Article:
The super antibiotic from the deep

A spelunker finds a possible cure to the scourge of drug resistant bacteria, a third of a mile under New Mexico.

Stalagmites, stalactites and antibiotics. Lechuguilla Cave has it all!

There's no depth to which some people won't go to find wonder drugs.

Spelunker and scientist Hazel Barton plunged 1,600 feet down the Carlsbad Caverns of New Mexico to discover a bacteria that could one day help chomp superbugs and attack the growing world health scourge of antibiotic resistant bacteria.

The find by microbiologist Barton of the University of Akron is now in a lab at Cubist Pharmaceuticals in Lexington, Mass, according to a feature article by Bloomberg.

Cubist's current best seller Cubicin fights the superbug MRSA (methicillin-resistant Staphylococcus aureus) and will draw over $1 billion in revenue in 2014, according to the story (Bloomberg Industries estimates that the total market for branded antibiotics was $9.5 billion in 2011).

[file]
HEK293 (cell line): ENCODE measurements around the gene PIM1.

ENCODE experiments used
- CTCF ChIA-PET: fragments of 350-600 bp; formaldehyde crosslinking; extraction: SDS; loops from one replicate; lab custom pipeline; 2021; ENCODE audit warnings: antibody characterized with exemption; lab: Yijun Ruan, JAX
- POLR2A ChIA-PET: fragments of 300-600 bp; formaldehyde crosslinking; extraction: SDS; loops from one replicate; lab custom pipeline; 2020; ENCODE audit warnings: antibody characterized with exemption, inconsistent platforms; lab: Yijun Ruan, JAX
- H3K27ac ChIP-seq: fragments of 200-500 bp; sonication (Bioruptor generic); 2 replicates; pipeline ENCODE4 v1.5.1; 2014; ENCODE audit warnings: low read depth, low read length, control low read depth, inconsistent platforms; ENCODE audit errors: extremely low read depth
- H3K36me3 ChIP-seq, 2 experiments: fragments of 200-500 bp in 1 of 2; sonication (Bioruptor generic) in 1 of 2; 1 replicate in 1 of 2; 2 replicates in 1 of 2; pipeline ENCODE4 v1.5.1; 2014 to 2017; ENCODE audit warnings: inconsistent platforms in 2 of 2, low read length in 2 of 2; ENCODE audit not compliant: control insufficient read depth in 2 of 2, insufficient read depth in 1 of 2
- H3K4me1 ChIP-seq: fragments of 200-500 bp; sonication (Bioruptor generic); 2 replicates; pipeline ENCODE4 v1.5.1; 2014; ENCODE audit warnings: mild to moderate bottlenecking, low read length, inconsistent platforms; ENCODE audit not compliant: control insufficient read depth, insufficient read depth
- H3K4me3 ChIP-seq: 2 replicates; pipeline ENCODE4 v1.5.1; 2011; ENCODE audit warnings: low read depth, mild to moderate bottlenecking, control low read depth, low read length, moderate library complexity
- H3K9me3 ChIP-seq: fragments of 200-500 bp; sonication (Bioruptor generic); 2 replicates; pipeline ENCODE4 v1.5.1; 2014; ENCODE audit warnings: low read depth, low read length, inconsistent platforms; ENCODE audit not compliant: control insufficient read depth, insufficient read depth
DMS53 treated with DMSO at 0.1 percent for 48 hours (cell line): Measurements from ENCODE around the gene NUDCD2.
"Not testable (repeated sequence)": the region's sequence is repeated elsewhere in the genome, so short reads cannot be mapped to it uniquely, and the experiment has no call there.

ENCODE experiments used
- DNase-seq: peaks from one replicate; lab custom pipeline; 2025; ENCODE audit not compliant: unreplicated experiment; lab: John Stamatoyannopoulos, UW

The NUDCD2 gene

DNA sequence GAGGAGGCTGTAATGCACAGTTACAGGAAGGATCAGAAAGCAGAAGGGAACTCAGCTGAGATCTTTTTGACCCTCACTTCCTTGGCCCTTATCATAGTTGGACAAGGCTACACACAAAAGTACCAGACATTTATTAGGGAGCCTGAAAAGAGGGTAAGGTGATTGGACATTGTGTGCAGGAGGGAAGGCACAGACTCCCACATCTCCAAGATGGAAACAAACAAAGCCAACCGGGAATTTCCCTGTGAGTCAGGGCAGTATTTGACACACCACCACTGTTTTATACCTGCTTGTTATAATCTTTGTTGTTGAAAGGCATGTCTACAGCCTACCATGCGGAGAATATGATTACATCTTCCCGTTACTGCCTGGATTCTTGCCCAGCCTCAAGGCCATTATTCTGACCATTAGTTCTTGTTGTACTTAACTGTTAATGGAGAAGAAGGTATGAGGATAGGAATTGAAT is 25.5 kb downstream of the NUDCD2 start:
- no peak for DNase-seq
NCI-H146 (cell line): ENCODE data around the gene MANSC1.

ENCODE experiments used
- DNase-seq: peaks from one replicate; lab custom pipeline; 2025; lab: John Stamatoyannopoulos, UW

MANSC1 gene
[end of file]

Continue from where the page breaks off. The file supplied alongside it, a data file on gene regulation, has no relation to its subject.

But as is the trend with bacteria, MRSA could find ways to resist Cubicin.

Barton's find could help Cubist overcome that. The bacteria that she yanked from Carlsbad's Lechuguilla Cave devours other bugs, potentially making it a king of superbugs. By throwing it into a petri dish, or wherever Cubist corrals it, the company could develop a drug that combats it.

World health authorities have sounded dire warnings about the threat of antibiotic resistance . The World Economic Forum (WEF) has identified it as one of the greatest risks to human health.

The Bloomberg article points out that modern drug discovery methods are failing to come up with new, effective antibiotics. Unlike Cubist, many drug makers have abandoned searching for answers in nature, it notes.

WEF has estimated that antibiotic resistant infections cost the U.S. health care system $21 billion to $34 billion a year, and that they account for most of 99,000 annual deaths caused by hospital-related infections in North America.

Photo from Dave Bunnell via Wikimedia.

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